Arthur Conan Doyle (2004)
Arthur Ignatius Conan Doyle was born on May 22, 1859, in Edinburgh, Scotland. The Doyles were a Irish-Catholic family. His father suffered from epilepsy and alcoholism and was eventually institutionalized.
He was mainly brought up in Jesuit boarding schools. During this period Doyle lost his belief in the Roman Catholic faith, but the training of the Jesuits influenced deeply his mental development. He entered the University of Edinburgh in 1881, receiving a medical degree in 1885.
He began writing while still in school in order to earn money, and sold his first story The Mystery of the Sasassa Valley to Chambers' Journal in 1879.
After graduation Doyle opened a medical practice in Southsea, Portsmouth, his practice was ''never very absorbing'', at least at first, and he began writing novels in his spare time.
First story about Sherlock Holmes, A Study in Scarlet, was published in 1887 in 'Beeton Christmas Annual'. The novel introduced the detective and Dr. Watson, his good-natured question-raising friend. Their major opponent was the evil genius Moriarty, the classic villain and a kind of doppelganger of Holmes.
The second Sherlock Holmes story, The sign of the four, in 1890 under encouragement from the American publisher Lippincott. The story collects a colourful group of people together, among them Jonathan Small who has a wooden leg and a dwarf from Tonga islands.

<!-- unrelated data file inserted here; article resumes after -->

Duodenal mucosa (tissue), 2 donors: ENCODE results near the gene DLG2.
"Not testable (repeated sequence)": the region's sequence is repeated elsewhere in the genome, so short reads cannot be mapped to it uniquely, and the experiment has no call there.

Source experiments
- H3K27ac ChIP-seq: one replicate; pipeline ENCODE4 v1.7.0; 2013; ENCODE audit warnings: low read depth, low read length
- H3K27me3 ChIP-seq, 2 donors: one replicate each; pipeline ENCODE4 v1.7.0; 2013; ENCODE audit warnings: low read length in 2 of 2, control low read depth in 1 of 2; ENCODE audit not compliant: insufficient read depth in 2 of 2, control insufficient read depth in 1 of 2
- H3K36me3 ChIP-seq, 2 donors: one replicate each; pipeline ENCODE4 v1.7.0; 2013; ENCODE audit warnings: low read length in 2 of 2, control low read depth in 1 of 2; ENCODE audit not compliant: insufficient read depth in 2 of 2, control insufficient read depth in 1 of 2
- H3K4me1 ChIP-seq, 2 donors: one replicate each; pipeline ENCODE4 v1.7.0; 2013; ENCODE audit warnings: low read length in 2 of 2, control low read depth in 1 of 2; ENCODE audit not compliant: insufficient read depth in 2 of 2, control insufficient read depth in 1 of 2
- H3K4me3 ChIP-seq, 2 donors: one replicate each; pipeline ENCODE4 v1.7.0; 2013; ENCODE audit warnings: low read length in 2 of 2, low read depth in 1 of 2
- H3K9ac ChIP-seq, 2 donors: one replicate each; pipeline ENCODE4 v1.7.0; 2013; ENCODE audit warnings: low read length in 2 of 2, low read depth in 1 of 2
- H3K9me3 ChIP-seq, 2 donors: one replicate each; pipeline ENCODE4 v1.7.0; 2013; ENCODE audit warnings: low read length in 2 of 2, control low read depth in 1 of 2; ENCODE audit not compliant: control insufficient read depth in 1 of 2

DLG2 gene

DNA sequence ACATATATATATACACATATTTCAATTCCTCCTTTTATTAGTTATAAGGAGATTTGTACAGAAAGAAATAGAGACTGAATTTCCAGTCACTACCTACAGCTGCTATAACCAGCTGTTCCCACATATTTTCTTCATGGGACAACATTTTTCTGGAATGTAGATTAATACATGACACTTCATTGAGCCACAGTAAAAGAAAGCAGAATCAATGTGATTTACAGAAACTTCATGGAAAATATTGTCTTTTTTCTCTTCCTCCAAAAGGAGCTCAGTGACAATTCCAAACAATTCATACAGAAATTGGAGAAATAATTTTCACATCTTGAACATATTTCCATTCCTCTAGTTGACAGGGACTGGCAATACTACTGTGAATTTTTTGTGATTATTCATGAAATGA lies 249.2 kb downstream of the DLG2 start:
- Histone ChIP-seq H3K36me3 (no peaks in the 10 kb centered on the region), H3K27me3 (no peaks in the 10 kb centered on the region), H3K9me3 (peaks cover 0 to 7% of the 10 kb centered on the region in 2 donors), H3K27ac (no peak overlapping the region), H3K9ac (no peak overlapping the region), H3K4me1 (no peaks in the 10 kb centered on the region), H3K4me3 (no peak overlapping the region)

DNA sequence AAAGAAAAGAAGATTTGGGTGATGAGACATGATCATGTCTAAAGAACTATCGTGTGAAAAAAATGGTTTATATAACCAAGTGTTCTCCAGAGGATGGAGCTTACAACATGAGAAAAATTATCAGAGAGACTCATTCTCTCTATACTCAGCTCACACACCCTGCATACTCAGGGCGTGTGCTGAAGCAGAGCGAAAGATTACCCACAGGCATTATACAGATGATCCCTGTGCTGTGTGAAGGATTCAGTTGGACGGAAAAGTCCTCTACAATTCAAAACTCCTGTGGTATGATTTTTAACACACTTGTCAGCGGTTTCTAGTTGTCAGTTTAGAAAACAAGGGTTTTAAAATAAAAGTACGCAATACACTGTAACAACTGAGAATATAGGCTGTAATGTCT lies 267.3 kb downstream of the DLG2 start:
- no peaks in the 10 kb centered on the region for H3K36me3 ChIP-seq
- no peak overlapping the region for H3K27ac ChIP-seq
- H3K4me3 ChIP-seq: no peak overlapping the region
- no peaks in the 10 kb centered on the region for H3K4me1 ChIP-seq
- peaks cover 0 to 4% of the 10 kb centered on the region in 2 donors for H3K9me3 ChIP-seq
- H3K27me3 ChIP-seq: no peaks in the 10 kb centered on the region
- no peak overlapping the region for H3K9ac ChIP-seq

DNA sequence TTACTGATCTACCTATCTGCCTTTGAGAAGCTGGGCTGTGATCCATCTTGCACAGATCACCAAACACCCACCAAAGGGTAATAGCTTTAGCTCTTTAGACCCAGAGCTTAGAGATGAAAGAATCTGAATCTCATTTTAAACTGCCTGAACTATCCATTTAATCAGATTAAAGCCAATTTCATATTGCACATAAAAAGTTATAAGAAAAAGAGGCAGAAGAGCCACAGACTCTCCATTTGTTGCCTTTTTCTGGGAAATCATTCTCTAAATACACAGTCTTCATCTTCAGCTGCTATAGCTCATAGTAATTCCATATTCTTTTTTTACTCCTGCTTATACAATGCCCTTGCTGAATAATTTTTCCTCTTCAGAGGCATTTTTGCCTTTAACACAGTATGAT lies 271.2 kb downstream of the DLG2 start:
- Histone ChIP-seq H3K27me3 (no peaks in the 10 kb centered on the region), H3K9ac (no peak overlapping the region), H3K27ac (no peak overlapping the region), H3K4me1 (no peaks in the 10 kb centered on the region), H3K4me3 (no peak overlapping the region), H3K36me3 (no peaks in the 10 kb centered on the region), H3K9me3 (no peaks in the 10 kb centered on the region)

The first Sherlock Holmes short story was published in ''The Strand Magazine'' in 1891.
Doyle was married to Louis Hawkins in 1885, and had two children with her; she was seriously ill eight years later and died in 1900. Doyle married again to Jean Leckie in 1907 and fathered three more children.
Following his first wife's death, when the Boer war started, Doyle sailed for South Africa as a doctor and unofficial diplomat, and eventually wrote a definitive account called The Great Boer War.
When his son died in the First World War, Doyle's lifelong interest in spiritualism developed into
a consuming passion.
After Jean died on the 4th of July 1906, Conan Doyle slipped into a debilitating state of depression which lasted many months.
In 1894 Doyle killed off Sherlock Holmes, in The Final Problem, public outcry was so great that Doyle was forced to explain away Holmes' death and continue his career.
In The hound of Baskervilles (1902) Doyle narrated an early case of dead detective The ingenious murder weapon in the story is an animal. Because of public demand Doyle resurrected his popular hero in The Empty House (1903).
In these following stories Holmes stopped using cocaine, but although Doyle's later works have been criticized, several of them, including The Three Garridebs, The Adventure of the Illustrious Client, and The Veiled Lodger, are highly enjoyable. Sherlock Holmes short stories were collected in five books.
Conan Doyle's other publications include plays, verse, memoirs, short stories, and several historical novels and supernatural and speculative fiction.
Doyle died on July 7, 1930 from heart disease at his home, Windlesham, Sussex.
Annate: 2004 (3)